Hacker attacks – “Enemy Image of Russia” shown to be propaganda

ef. End of November, in time for the 60th anniversary of the “Bundesnachrichten Dienst” BND (German Federal Intelligence Service), an interview with the new BND chief Bruno Kahl in the German newspaper “Süddeutsche Zeitung” of 28.11.2016 made the round: “BND president warns on cyber-attacks from Russia”. The US election campaign had been influenced by hackers and trolls – the trail leads to Russia, according to US security authorities. The new BND chief confirmed that there was “‘evidence’ for a trail to Russia”. In the interview, he said: “The attribution to a state actor is technically difficult. But there is some evidence that this is at least tolerated or desired by the state.” Bruno Kahl sees this danger also for the coming election year in Germany. Russia could make cyber-attacks at the 2017 “Bundestag” elections.
The IT security expert Guido Rudolphi from Uster (Switzerland) found clarifying words in an interview with the Swiss “Tages-Anzeiger” of 29.11.2016. According to the IT security expert, the warning of the BND chief on possible Russian cyber-attacks against Germany “is absolute nonsense. Mr Kahl is speaking about cheap propaganda; look who is talking. Because that is exactly what he does.” When asked if Russia could make cyber-attacks, he said, “It would be possible. It would also be possible that the Swiss, the Americans or any hackers from Timbuktu could do that. However, I wonder how the BND boss’s mission is defined to be able to make such statements without evidence.” He also clarified the hacked e-mails of Hillary Clinton’s electoral campaigners: “This electoral champion had a password that today no kindergardener would use. Here, too, no evidence is presented to the Russians. Something is simply claimed, and that fits into a global mood. Just a few years ago it was always the North Koreans, then it was the Chinese, and now it is the Russians. Obviously, the assessment of cyber threats is always very dependent on how the political weather is. It’s just embarrassing.”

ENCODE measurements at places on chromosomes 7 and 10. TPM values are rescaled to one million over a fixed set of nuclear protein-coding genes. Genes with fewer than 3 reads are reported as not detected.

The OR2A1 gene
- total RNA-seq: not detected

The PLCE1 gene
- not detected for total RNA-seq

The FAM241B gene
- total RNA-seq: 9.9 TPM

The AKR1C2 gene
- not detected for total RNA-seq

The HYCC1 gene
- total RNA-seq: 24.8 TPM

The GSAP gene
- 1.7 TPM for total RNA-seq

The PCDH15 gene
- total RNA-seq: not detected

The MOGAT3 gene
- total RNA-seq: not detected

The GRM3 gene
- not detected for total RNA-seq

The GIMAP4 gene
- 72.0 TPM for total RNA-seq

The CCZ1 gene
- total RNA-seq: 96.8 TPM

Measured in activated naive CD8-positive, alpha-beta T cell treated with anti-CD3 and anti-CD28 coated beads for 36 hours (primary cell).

To the Cassandra calls of the cyber-attacks and whether you can protect yourself from it, the IT security expert explains: “Basically, there is no security in IT. Security in IT is a marketing concept and nothing else. And if we are aware of this, we need to think about what data we store where and how.” Most politicians, however, did not care. Political cyber war is typically done “by claiming cyber-attacks without evidence”; in fact “there is no evidence that a cyber war takes place. And that is just happening”.
Last week, when 900,000 customers of “Deutsche Telekom” in Germany lost Internet, telephone or TV connections, it quickly became clear that this was a targeted attack on “Telekom” and even a targeted attack on Germany’s public communications structure. Manfred Kloiber of the German news radio station Deutschlandfunk said on 3 December 2016: “Let’s first note: it was not a targeted attack on the ‘Telekom’. And it was not a targeted attack on our country’s public communications infrastructure. […] Rather, it was the failed attempt by computer criminals. […] It is apparent that in the case of 900,000 customers of ‘Deutsche Telekom’, the Internet, telephone or TV connection was lost only due to the fact that the used routers of the ‘Telekom were simply cheap and badly programmed. […] Just a few hours after the incident became known, wild speculation circulated over a state attack on our infrastructure. Russian intelligence agencies were suspected of being the originators, yes, the cyber war broke out. […] And ‘Deutsche Telekom’ boss Höttges has already called for a cyber-Nato.” This is just cheap propaganda.     •